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Posted

Yeah,, youre GRE are okay! Mine is 155Q (700) 155 V (500 something) and worse 3.5 hahahah.. But i really make sure that my SOP and analytical essay are written perfectly to make up for my terrible AW... And i managed to get through, even though GW waitlisted me.

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Posted

I just found this thread through google, it basically adressed all of my concerns. I took the revised GRE yesterday, and both of my scores were, to put it mildly, less than satisfactory (verbal 156, quant 144). Hoping to be partly excused by the fact that English isn't my native language. I haven't found out my score for the argumentative writing section yet though, still hoping that went better, I know it's probably my strongest side when it comes to GRE. Anyway, I'll be applying to Stanford (East Asian Studies), SAIS (DC), Princeton (Korean history) and SIPA, and I can't help worrying about my low scores. I am thinking that maybe I should take the GRE again (application deadline not before Feb next year so there's time), but at the same time I feel like the practicing is a waste of time. I know that standardized tests aren't my strong side anyway and I don't regard the GRE as an important part of my application anyway. I have had papers published in academic journals within my field, (without even having completed my undergrad studies yet), spent three years working part-time as a free-lance journalist writing analyses on my country of focus for major newspapers in my home country (Sweden), spent the past summers working as a political editorial writer for one of the two nationwide papers back home, etc. And I have been living in my intended country of study (Korea) for 1 1/2 years, learning Korean up to a level where I can read books and newspapers when putting a little effort into it. And when it comes to my application for SAIS, a big advantage will be that I already have internship experience from one of the institutes affiliated with my intended department of study.

I'm not writing all of this down to brag about myself, but more for self-affirmation. My question to those of you who already went through the application process successfully is whether you would recommend me to re-take the GRE or to just accept my scores and hope that they will do. Thanks a lot for your help.

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Posted

To SwedeinKorea - You have time. The quant section rewards hard work in preparation. Everything on it can be mastered.

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Posted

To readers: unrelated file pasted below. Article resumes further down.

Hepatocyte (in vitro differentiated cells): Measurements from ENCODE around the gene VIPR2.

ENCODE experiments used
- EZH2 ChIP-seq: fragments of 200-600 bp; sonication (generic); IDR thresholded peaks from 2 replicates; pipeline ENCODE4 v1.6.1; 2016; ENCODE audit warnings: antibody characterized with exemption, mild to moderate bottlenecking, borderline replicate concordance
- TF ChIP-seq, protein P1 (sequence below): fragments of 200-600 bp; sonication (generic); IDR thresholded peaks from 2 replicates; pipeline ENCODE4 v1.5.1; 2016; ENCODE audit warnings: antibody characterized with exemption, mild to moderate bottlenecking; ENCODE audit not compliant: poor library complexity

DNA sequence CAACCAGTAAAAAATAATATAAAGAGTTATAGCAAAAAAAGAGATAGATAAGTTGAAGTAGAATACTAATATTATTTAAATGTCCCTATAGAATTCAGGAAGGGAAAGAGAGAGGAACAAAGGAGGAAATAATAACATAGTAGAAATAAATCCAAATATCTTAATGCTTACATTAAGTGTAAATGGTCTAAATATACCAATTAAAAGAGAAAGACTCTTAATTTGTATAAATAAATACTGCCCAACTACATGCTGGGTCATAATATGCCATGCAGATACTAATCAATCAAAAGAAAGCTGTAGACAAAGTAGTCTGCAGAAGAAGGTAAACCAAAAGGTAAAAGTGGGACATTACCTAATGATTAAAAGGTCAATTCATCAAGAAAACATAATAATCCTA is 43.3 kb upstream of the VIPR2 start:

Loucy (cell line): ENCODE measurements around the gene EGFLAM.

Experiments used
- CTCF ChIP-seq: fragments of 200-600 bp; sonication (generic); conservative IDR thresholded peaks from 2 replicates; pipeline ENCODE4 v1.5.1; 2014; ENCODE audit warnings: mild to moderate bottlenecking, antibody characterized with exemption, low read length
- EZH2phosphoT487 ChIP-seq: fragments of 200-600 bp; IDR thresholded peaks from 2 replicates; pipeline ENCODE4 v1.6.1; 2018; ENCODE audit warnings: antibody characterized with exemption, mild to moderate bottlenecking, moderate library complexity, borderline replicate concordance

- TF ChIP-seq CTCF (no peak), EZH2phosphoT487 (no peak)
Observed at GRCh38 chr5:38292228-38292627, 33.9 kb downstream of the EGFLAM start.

To SwedeinKorea - You have time. The quant section rewards hard work in preparation. Everything on it can be mastered.

Thanks. So you think I should take it again?

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Posted

Thanks. So you think I should take it again?

I think it depends on you. If you think you prepared your best for the quant and 650 was where you immagined yourself scoring, you should keep your scores. Keep in mind, your verbal and writing are impressive (way higher than mine). However, I do feel like most programs focus on the quant. It sounds like you're on track to being an elite candidate. You could take the time and focus on your SoP...you could split the difference and study a bit more for quant and crack the 75th percentile...you could do a number of other things. The scores won't disqualify you, but if you think you could get the quant higher, it's really easy to do (and it's early in the application season). You'll have to think about it and make a choice.

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Posted

Again, thanks a lot for your input, it really helps. I will definitely consider re-taking it. Math wasn't my strongest side from the start and what I imagined when studying for the GRE was to just get a quant score that wouldn't automatically disqualify me from the programs I am applying for, but I wasn't exactly hoping for any strikingly good result. I've seen some posters mentioning the economics requirement in connection with the GRE quant score. I studied two full semesters of only economics (equivalent to 1/3 of my BA), with pretty good results (70th percentile). Do admission committees look at the quant scores for GRE in the same context as the economics requirement? In other words, can good grades in econ classes at least partly make up for a poor GRE quant score, in your opinion?

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Posted

Again, thanks a lot for your input, it really helps. I will definitely consider re-taking it. Math wasn't my strongest side from the start and what I imagined when studying for the GRE was to just get a quant score that wouldn't automatically disqualify me from the programs I am applying for, but I wasn't exactly hoping for any strikingly good result. I've seen some posters mentioning the economics requirement in connection with the GRE quant score. I studied two full semesters of only economics (equivalent to 1/3 of my BA), with pretty good results (70th percentile). Do admission committees look at the quant scores for GRE in the same context as the economics requirement? In other words, can good grades in econ classes at least partly make up for a poor GRE quant score, in your opinion?

Sure. I mean, this is a very holistic application. They're going to be looking at you from a number of lenses. I just looked at the conversions - (156 V = 550) (144 Q = 520). I would study over the summer (look at books by Princeton Review, Kaplan, etc) and retake the test. You can get higher results with more preparation.